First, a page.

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Posted October 3, 2009 by Spyros in Linux Tips
 
 

How to Efficiently Use the Unix Grep Command by Examples

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Much of the power of unix comes from the great GNU programs. They are actually a very powerful set of tools that are able to help every user or administrator do many things that could otherwise be quite a bit difficult. If you are not really that knowledgeable of Unix and its basic commands, i would suggest that you take a look at this introduction to unix commands.

This post will be about one of the greatest unix commands, the well known grep.As i find it much easier to learn by examples myself, i would be giving you examples of using this command efficiently.

What is grep ?

Grep is a unix tool that is used for printing lines matching a certain pattern. In simple words, think of yourself needing to find a certain string inside a file. This scenario will certainly come up lots of times in your linux/bsd/mac or whatever unix box you use. Below i will be showing you examples of usage based on real time scenarios :

Finding the Lines Where a Certain Phrase Appears

Let’s suppose that we have a file named “new.txt” that has nine lines with the following content:


line1

line2

line3

line4

line5

In order to find the lines of content that contain the text “line”, we just do a simple cat (meaning a simple printout of the file contents) and then pipe that to the grep command. Grep will take that file’s contents as input and check for the text “line” and print out the appropriate ones:


oddy:Desktop thought$ cat new.txt | grep line
line1
line2
line3
line4
line5

As you can imagine, since every line contains the text “line” along with a number from 1-5, we get all lines back. If we were to search for the text “line2″ :


oddy-2:Desktop thought$ cat new.txt | grep line2
line2

Printing Lines Before && After The Found Text

Sometimes it is useful that we find just the actual line where the text we are looking for is located, but most times we would really need to look at some lines right before or after this actual line. For instance, we may want to find something from a certain manpage. Once we find that spot, we need to read more than one line, like 5 times before the actual searched text and 5 lines after too.

Luckily, grep has two important switches that do that for us. They are the switches -A and -B. An important principle that you have to utilize while remembering switches, is connecting them to actual words. What i do to remember these two ones is thinking of -A as After and -B as Before. So, -A would be the number of lines that we want to print AFTER the found text and -B the number of lines that we want to print BEFORE the found text.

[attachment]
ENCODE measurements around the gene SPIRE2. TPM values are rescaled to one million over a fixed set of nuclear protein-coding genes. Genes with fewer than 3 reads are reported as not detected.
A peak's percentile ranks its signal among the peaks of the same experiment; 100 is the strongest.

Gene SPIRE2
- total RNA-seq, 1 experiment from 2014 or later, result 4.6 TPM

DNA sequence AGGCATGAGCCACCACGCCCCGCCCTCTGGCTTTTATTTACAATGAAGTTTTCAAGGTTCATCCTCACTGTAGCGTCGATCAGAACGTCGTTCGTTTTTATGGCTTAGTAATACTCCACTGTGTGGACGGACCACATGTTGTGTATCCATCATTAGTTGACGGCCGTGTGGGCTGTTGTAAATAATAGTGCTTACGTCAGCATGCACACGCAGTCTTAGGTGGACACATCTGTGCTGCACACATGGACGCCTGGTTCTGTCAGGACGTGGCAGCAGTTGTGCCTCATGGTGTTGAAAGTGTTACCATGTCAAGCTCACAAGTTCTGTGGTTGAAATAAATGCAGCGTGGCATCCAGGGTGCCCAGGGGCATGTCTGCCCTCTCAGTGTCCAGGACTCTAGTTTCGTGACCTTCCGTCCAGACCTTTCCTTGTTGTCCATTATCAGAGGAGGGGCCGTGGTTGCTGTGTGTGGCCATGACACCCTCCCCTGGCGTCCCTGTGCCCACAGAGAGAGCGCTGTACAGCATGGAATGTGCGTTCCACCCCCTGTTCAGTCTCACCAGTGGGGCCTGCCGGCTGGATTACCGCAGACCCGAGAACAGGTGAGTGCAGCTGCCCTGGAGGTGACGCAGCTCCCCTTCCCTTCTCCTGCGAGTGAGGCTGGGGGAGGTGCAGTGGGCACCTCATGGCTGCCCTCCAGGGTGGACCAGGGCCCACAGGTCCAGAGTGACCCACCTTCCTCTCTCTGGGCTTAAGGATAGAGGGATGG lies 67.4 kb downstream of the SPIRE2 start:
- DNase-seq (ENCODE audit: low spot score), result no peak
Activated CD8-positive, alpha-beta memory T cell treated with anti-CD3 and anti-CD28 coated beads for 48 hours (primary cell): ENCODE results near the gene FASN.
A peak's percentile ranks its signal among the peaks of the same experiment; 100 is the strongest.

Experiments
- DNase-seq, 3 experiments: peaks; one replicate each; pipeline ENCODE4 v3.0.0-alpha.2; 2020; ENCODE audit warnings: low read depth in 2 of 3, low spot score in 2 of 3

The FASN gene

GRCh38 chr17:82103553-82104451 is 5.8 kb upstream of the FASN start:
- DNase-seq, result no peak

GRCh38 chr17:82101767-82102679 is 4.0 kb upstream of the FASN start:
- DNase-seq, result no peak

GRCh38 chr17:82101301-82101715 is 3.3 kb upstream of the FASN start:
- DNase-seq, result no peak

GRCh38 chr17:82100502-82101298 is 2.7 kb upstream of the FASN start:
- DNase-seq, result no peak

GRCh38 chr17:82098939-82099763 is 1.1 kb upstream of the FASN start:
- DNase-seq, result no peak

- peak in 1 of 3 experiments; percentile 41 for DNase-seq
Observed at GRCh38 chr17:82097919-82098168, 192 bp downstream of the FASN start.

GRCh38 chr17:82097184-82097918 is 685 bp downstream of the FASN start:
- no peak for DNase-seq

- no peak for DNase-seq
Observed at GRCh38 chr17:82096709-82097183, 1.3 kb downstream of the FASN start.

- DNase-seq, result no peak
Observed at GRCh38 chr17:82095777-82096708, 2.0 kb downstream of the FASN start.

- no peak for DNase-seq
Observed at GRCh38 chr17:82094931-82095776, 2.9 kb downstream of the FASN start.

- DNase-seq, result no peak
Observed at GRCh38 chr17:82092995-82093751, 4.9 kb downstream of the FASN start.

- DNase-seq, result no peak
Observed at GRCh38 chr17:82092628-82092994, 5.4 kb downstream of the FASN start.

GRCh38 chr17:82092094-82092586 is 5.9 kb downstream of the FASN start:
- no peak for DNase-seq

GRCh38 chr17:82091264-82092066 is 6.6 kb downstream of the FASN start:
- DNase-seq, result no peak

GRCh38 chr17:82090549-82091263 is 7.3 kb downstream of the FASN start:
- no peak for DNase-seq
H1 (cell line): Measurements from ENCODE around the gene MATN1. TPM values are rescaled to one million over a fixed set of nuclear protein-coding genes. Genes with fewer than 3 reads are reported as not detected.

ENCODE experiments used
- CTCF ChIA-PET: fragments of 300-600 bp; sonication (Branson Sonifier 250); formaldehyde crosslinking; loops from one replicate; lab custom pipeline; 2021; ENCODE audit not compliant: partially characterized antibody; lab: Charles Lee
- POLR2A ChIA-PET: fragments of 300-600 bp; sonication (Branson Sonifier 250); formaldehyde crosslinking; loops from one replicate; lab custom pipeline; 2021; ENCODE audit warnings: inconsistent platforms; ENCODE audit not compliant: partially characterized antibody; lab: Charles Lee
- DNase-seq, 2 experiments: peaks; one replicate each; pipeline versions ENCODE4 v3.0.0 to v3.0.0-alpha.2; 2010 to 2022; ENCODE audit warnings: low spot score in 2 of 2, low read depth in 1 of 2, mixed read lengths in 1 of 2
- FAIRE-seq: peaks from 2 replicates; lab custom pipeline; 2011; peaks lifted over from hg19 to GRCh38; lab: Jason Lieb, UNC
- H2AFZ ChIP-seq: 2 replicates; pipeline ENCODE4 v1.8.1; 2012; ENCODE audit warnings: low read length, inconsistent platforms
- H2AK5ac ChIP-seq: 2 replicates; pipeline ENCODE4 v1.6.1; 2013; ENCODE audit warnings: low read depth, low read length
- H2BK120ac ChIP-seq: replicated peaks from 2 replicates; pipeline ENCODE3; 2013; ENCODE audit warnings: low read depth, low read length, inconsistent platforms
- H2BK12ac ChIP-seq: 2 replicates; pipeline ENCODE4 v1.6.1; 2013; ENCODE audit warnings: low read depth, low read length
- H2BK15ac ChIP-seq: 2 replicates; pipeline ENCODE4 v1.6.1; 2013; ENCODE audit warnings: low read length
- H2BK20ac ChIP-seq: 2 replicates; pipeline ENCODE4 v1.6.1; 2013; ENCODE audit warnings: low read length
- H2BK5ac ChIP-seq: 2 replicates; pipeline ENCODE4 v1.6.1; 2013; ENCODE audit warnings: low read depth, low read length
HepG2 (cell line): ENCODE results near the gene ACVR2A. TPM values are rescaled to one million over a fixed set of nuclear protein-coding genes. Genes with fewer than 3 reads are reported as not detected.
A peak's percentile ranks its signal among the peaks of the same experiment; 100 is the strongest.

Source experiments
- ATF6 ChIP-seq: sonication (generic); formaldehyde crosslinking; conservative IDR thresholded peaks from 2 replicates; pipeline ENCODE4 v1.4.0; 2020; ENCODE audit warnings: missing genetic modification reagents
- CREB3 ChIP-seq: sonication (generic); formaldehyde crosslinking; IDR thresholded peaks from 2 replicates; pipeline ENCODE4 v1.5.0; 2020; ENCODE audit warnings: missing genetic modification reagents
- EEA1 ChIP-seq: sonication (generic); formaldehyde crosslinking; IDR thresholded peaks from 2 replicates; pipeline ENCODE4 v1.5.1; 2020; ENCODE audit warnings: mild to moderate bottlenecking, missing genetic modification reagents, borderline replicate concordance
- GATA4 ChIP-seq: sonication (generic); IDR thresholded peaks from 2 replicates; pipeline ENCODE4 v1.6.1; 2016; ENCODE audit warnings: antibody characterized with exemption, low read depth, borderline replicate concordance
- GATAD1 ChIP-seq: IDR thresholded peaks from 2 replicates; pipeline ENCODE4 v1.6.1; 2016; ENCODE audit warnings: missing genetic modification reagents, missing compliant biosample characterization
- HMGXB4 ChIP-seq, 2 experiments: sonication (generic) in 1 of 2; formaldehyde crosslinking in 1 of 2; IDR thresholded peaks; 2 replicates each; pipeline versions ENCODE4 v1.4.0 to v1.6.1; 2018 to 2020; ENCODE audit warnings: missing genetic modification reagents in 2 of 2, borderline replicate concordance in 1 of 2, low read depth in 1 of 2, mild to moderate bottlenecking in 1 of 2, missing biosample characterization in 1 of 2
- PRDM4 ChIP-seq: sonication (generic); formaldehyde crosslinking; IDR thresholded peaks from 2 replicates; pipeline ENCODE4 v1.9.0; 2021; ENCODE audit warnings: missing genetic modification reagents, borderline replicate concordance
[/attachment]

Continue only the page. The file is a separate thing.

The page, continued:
Therefore, suppose that in the previous example, we needed to find the text “line2″ but also check on the previous 2 lines before that and the 2 lines after that :


oddy-2:Desktop thought$ cat new.txt | grep -A 2 -B 2 line2
line1

line2

line3

You see that 2 lines are printed before the actual searched text and also 2 lines are printed after that (mind that there are empty lines in this txt file too). Also note that the switch -C does the same for you too. So the equivalent of grep -A 2 -B 2 is just the command grep -C 2.

Printing The Number Of Lines Found

Some times you just need to print out the number of occurrences for a certain string to find. You can do this using the switch -c :

oddy-2:Desktop thought$ cat new.txt | grep -c line
5

As you see, there are 5 lines of text in the file “new.txt” where you can find at least one occurrence of the text “line”.

Finding Text Using Regular Expressions

Regular Expressions are a vast area of study by itself. In this tutorial i won’t go into detail about how to use regular expressions. I will just state that they are¬† a specify¬† a pattern of text to be found. For instance, let’s suppose that we only need to find line1, line2, line3 and not line4 and line5. We would have to run grep using a regular expression to do that. For instance, check out the following two examples :

oddy-2:Desktop thought$ cat new.txt | grep -e line[12]
line1
line2
oddy-2:Desktop thought$ cat new.txt | grep -e line[1-3]
line1
line2
line3

You see that we use the switch -e to do this. The text specified is like “line[12]“. This is actually a regular expression that informs grep that you need to find those lines where there is text like “line” followed by the character 1 or 2. In the second example, the same happens with character from 1 to 3. As i said i won’t be going into further detail about regular expressions, but i will do that at a separate post in the future, i promise :).

Searching Multiple Files && Printing Their Filenames

To finish this essay, i will describe what is probably the most important usage of grep and that is finding where some text is located through multiple files.

oddy-2:Desktop thought$ grep -lr line1 .
./new.txt

Using the -r switch, we do a recursive search of files, which means that grep will search each file from the current folder and all its subfolders to find the text you specify. Using the switch -l we ask from grep to print out the filenames for every successful match. Using -L, grep will print out the non matching filenames. We also specify the . in the end of the command to inform grep to start searching from the current directory.

I hope this tutorial will help you use grep more effectively in the future. If you want to ask something about it, please leave a comment. Thanx for reading !


Spyros